I have never used any of the ZPacks shelters, so I can't comment on the durability of 0.51oz cuben vs 0.74oz cuben.
My wife and I unfortunately don't have the money for a $600 shelter right now [sigh], so we will be using our beloved, but much heavier, TarpTent Double Rainbow.
On a more personal note, I think you should ask yourself: do I really want to hike apart from my wife? Your marriage will be lasting much longer (hopefully) than your thru hike. Which do you want to prioritize?
Just carefully consider the ramifications on your relationship of not sharing the same PCT experience together. These hikes are usually life changing events, and I for one would like the changes to happen to both my wife and I together so that we can share that experience as partners and let it serve as a bond, not a wedge.
Not everyone will agree with this mentality, and that's totally ok, but it's certainly something to think about…
In my mind, one spouse hiking on while the other recovers in town from an ailment is one thing, but willfully hiking apart while you both could otherwise hike together is another thing entirely.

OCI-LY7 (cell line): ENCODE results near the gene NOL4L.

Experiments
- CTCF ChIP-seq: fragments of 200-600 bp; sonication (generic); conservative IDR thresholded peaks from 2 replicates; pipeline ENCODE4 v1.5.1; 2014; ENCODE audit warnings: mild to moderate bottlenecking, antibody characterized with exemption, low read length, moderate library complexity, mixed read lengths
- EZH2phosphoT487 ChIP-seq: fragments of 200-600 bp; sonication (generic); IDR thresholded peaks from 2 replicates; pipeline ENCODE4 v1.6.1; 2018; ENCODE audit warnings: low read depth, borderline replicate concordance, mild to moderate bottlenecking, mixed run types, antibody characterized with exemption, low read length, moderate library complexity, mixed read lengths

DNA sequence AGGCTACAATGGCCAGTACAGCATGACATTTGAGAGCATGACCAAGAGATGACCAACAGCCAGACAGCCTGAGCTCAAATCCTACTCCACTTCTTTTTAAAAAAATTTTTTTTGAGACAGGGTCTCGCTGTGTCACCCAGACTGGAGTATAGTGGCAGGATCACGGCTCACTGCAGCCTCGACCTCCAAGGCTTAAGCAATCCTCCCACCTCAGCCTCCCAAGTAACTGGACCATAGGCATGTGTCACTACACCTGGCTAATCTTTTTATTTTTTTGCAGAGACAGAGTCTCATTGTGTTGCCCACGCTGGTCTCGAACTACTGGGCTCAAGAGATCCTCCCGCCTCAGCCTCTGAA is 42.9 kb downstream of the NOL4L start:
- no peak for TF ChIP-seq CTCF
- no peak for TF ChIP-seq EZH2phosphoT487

I say this all without any judgement though. Every relationship is a little different, and what works for some might not work for others.
Just be sure to tread lightly my friend, and good luck. Maybe my wife and I will see you guys out there! :)May 11, 2014 at 10:22 am #2101354
When I hiked the PCT, usually the married couples shared a shelter. Many often hiked at their own pace during the day to give themselves some space from each other (5 months of 24/7 can be trying on even the best of friends) but always met up at every break, lunch, and camp. Every time they parted, they planned when and about where their next break was and the faster hiker would always wait for them there. Sometimes they would ask other hikers passing if they had spotted their significant other just to check on them if they were having any problems. If they didn't appear after a certain time, they would go back looking for them. There was only 1 couple I remember that actually made the effort to hike together all the time.
And yes, I met married couples that split during their hike. One was unable to continue due to some physical issues. Their other partner sometimes choose to continue with the others blessing and it seemed to work out for them. Sometimes the one getting off, inorder to stay involve in the hike, got their Car and came back and followed them up the trail at every road crossing in their car providing support and spending time with them in town and at campgrounds near road crossings. If physically able, the would sometimes accompany their spouse for a short way as a day hiker before parting a few miles up the trail to return to their car. They were nice enough to provide the rest of us hikers with trail magic. They were happy to still be part of the trail community by doing so even if they were disappointed that they couldn't be hiking themselves anymore.